Wondering at the World
BY ELISABETH MARCIANO, LIBERAL STUDIES MAJOR
Pictured: (from left to right) Machu Picchu; salt flats in Maras, Peru; Elisabeth Marciano (left) and Lia Arambula with a friendly llama
On March 30, 2018, my passport received its first stamp in Cusco, Peru. As I arrived at 11,152 feet elevation, the culture shock hit me. I entered a reality of reckless drivers, stray dogs and street vendors. Simultaneously, I was enthralled by the vast, green mountains that defined the landscape outside the city. I knew this would be a unique experience, but I never thought I would be breathless just walking to school or be unable to flush toilet paper!
Luckily, each of us in the Cal Poly in Peru program got paired with another Cal Poly student in a homestay family, so I had a friend who went through each challenge by my side and will stand by me long after this trip.
My academic focus was working toward my Spanish minor. The 23 students each took two informative Spanish and Latin American culture classes, but much of the learning that enriched our cultural awareness happened outside of school.
We became immersed in the lifestyle through interviewing our host parents. Discussing their thoughts about religion, diversity, gender and politics personally taught us that Latin America is more modern than many people perceive.
On my favorite weekend excursion, we traveled down the Amazon River in the pouring rain while eating fried rice out of a giant leaf. As we climbed up the rickety staircase tower above the treetops, the sun slowly fell below the horizon in a breathtaking sunset. At night, we listened to the peaceful sounds of the rainforest while falling asleep under the safety of our mosquito nets.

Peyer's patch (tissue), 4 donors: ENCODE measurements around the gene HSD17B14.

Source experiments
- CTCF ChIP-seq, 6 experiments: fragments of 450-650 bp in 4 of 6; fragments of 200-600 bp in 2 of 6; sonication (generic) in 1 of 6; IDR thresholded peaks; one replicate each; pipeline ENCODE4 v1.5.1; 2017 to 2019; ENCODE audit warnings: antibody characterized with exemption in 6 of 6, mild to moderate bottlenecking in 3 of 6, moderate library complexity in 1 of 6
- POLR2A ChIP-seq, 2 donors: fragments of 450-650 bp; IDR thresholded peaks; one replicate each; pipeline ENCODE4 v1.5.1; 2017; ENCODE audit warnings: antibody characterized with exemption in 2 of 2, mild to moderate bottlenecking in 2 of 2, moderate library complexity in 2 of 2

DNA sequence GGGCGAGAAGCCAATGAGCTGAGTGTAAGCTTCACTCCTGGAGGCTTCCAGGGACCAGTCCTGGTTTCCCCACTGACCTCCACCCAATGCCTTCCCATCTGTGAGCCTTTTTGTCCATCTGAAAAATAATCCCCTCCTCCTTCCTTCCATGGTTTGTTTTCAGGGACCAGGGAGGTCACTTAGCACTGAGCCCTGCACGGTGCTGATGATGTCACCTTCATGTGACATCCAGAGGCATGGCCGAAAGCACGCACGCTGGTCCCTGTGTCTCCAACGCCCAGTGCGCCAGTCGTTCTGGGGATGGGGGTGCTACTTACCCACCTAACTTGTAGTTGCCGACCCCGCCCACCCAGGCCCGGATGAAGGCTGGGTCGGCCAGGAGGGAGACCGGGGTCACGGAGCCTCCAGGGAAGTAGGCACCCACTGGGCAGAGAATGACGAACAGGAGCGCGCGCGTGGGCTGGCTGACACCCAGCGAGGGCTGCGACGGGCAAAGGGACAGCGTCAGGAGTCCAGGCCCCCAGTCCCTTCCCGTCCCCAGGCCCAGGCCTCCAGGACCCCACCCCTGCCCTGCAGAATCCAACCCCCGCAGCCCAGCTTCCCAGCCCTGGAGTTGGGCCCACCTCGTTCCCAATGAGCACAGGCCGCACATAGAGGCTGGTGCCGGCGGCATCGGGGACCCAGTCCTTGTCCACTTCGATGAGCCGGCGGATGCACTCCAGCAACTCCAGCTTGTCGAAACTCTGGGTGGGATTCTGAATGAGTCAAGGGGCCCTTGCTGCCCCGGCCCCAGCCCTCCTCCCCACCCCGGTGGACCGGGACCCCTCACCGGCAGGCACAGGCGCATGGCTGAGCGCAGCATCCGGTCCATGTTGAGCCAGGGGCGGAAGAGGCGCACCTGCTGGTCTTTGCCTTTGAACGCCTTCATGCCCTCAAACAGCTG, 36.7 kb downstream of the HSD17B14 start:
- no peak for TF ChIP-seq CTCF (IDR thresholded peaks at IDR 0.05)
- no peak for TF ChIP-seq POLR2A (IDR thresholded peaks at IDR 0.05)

SEEING THE WORLD AND WITNESSING A COMPLETELY DIFFERENT WAY OF LIVING TRULY CHANGED MY LIFE, AND THESE MEMORIES WILL LAST.
Machu Picchu definitely deserves its spot as a Wonder of the World, as it literally took my breath away in more ways than one. No matter how many photos we took, it was impossible to capture how stunning this landmark is in person.
One of the most rewarding parts of the experience was volunteering in a native community called Taucamarca. Our group helped hand-build more than 40 improved cookstoves in their homes and handed out shoes to the children. We were humbled by the gratitude of the people as they thanked us with the local delicacy — guinea pig. Playing soccer was another highlight, and as a future teacher, I really treasured making personal connections with the kids.
The thrill of adventure, the beauty of nature, the diversity of culture and the gain of lasting friendships made this experience so worthwhile. Seeing the world and witnessing a completely different way of living truly changed my life, and these memories will last. Someday I hope to take what I learned in Peru and give my own students the chance to experience the world, one hands-on lesson at a time.
Read more about Cal Poly in the Americas in Overcoming Barriers
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